Friday, June 14, 2013

I Will Not be a Good Wife


I will not be a good wife.

This is an admission that would have brought me to tears little over a year ago. It would be shame-invoking and I'd try to counter it with all sorts of penance, most likely starting during Ramadan. All sorts of things.

Except, this is not a hopeless, depressive declaration. More like a declaration of independence. More like an emancipation. More imperative, decisicive.

I will not be a good wife because I don't want to be.

Rather, I will not be a "good wife." I will not be this invisible apparition that I struggled to understand in my adolescence and aspired to emulate earlier in my young adulthood. I wasn't sure all that it entailed, but I picked up clues from my surroundings, primarily from my mother's example and from mainstream Muslim teachings. I had a pretty good idea of what it meant to be a good wife and I was eager to be it.

And graciously, I was not married during this time.

I was eternally frustrated because more and more of the men my age seemed to reject the idea of settling down with a good girl who would become a good wife. They wanted to play the field as long as they could. I mean, that was the biggest part of it, along with fear of commitment. Marriage was not a sex-positive institution for these men, by far. If I had a dime for every time I heard men recite comedy skits about what it's like to be with one woman for the rest of their life, specifically, to have access to only one vagina for the rest of their lives...

...well, I'd have a few dollars, anyway.

Meanwhile, I was relegated to "you'll make a good wife" status. Which would be a complement, if these men respected the institution of marriage. A wife was a potentially sexually docile woman, a fact that secured her fidelity to her husband, who was nonthreatening, dutiful, provider of children once a man is ready to settle down and lose part of himself to the old ball and chain.

That was presumptuous as well as an insult.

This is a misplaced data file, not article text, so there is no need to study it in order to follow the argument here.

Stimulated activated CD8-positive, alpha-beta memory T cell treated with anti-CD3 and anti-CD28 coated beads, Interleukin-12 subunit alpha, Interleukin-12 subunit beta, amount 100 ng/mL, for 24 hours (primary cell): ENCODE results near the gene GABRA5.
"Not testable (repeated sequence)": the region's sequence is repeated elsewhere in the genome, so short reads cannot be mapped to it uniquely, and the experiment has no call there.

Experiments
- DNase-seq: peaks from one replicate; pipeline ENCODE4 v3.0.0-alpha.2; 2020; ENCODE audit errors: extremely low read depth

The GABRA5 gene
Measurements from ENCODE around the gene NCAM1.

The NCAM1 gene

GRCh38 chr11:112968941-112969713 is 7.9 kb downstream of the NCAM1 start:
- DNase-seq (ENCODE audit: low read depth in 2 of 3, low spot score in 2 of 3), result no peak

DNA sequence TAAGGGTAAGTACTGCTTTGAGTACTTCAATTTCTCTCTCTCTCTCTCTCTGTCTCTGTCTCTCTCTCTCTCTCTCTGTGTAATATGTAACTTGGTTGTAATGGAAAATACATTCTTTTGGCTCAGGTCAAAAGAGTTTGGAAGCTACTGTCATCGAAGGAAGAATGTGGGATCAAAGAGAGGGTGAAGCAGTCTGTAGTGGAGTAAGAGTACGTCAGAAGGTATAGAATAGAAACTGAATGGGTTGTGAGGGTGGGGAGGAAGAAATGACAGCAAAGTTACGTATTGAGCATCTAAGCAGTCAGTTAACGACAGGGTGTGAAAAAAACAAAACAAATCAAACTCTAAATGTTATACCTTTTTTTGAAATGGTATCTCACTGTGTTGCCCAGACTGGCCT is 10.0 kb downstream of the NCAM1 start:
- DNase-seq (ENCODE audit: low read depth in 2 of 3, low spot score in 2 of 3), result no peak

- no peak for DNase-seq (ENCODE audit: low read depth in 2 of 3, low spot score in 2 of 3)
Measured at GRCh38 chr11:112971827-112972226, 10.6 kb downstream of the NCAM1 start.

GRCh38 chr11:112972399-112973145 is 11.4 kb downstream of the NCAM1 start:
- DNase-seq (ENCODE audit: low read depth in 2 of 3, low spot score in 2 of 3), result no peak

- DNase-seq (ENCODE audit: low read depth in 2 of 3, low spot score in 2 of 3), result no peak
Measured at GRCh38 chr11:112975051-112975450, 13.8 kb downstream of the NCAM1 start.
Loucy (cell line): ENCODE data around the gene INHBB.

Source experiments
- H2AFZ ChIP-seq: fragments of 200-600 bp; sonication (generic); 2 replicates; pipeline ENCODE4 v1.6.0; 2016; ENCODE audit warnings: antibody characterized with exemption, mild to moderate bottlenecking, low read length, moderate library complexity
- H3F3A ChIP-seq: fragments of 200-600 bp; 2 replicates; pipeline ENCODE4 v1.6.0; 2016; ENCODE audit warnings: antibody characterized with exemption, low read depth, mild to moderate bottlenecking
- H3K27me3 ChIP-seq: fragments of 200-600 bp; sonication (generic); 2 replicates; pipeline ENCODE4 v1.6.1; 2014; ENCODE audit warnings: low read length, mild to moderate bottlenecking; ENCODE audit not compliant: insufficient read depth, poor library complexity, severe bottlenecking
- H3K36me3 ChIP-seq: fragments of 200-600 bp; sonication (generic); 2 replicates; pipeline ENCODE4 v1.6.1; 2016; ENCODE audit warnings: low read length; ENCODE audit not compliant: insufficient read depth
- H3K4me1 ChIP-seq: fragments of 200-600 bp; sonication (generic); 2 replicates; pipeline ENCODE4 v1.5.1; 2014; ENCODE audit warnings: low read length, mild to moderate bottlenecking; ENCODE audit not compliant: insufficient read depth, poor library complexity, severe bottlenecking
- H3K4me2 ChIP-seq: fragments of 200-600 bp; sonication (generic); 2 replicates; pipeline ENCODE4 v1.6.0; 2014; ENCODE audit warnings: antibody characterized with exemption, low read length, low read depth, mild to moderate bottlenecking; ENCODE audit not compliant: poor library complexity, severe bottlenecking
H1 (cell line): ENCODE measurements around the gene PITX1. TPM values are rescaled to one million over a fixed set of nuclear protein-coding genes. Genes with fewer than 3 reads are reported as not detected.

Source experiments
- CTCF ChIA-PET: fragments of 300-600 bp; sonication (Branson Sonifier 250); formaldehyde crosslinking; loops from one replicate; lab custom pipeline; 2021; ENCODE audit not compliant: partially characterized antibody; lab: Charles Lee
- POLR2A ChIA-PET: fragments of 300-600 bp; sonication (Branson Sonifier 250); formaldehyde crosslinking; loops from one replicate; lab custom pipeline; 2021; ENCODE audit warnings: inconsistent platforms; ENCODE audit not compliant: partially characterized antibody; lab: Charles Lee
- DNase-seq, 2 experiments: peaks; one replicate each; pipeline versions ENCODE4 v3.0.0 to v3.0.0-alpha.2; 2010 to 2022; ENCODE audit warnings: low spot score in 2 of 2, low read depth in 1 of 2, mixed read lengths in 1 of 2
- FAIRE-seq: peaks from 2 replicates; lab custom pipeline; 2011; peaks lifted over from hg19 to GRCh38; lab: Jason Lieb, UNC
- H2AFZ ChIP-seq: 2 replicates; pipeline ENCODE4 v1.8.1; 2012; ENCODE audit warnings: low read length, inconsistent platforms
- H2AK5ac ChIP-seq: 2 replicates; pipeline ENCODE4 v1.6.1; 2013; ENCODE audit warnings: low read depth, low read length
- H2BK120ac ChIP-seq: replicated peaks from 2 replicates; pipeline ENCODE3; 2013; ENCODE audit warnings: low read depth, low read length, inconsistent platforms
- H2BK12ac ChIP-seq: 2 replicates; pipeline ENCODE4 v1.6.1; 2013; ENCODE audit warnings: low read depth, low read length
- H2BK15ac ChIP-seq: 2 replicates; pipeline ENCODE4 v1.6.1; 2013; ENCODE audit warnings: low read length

I was hurt for a while that men did not realize the value of a good wife. That's what I wanted to be, a real good wife. One who dedicated herself to her husband's sexual satisfaction, cared fiercely for her family, supported her husband in his endeavors, made his home.

And then I continued to grow and I was no longer hurt. I had nothing to prove. And I wasn't going to be a good wife anymore.

Not that good wife, anyway.

Maybe relating to an actual man who cared for me helped me to sort things out, move away from apparitions and be real with myself. I'm no longer aiming to be a generic wife that I think every man should want if he knew what was good for him. I will be the wife that makes sense for my relationship, for the man I'm with.

I will exchange dutifulness with loving spontaneity. I will exchange deference for only what is deserved respect. I will exchange self-sacrifice with shared compromise. I will exchange selflessness with shared self-reflection in those times when we feel that we are losing ourselves. I am lucky to be with a man who ultimately does not want me to be a good wife. He wants me to love him.

He also wants me to take care of my emotional and physical health. He wants me to be not as messy. He wants me to be myself.

And really, as much as I've been down on men in the past and the fear of commitment, I must recognize that beneath this is that basic desire to be loved and fear that the women in their lives, for one reason or another, will not. From the fear of the gold digger out for money and status, the lover out for body more than soul, and the good wife who gives more out of duty than love.

So I will love him in each moment more than I will be concerned with being a good wife.

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